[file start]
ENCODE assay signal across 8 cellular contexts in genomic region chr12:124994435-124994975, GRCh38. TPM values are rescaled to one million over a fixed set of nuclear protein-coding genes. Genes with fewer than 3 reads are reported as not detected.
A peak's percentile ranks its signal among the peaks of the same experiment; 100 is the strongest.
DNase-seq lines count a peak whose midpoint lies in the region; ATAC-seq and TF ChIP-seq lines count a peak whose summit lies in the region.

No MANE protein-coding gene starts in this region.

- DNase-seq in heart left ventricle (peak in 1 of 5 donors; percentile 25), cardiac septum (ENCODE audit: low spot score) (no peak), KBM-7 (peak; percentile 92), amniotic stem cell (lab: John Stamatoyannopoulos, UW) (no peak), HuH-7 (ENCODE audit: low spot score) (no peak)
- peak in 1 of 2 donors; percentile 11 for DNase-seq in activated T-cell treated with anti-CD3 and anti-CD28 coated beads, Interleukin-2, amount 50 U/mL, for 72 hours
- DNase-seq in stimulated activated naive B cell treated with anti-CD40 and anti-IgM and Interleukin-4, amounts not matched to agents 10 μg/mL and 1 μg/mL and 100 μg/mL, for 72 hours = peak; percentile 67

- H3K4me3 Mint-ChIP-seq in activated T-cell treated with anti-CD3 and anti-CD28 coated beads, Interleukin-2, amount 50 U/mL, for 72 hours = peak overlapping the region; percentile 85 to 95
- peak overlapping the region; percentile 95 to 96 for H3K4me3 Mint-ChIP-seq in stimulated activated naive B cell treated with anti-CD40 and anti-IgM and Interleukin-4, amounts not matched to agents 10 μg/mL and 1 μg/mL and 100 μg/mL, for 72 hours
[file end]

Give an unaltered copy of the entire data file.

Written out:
ENCODE assay signal across 8 cellular contexts in genomic region chr12:124994435-124994975, GRCh38. TPM values are rescaled to one million over a fixed set of nuclear protein-coding genes. Genes with fewer than 3 reads are reported as not detected.
A peak's percentile ranks its signal among the peaks of the same experiment; 100 is the strongest.
DNase-seq lines count a peak whose midpoint lies in the region; ATAC-seq and TF ChIP-seq lines count a peak whose summit lies in the region.

No MANE protein-coding gene starts in this region.

- DNase-seq in heart left ventricle (peak in 1 of 5 donors; percentile 25), cardiac septum (ENCODE audit: low spot score) (no peak), KBM-7 (peak; percentile 92), amniotic stem cell (lab: John Stamatoyannopoulos, UW) (no peak), HuH-7 (ENCODE audit: low spot score) (no peak)
- peak in 1 of 2 donors; percentile 11 for DNase-seq in activated T-cell treated with anti-CD3 and anti-CD28 coated beads, Interleukin-2, amount 50 U/mL, for 72 hours
- DNase-seq in stimulated activated naive B cell treated with anti-CD40 and anti-IgM and Interleukin-4, amounts not matched to agents 10 μg/mL and 1 μg/mL and 100 μg/mL, for 72 hours = peak; percentile 67

- H3K4me3 Mint-ChIP-seq in activated T-cell treated with anti-CD3 and anti-CD28 coated beads, Interleukin-2, amount 50 U/mL, for 72 hours = peak overlapping the region; percentile 85 to 95
- peak overlapping the region; percentile 95 to 96 for H3K4me3 Mint-ChIP-seq in stimulated activated naive B cell treated with anti-CD40 and anti-IgM and Interleukin-4, amounts not matched to agents 10 μg/mL and 1 μg/mL and 100 μg/mL, for 72 hours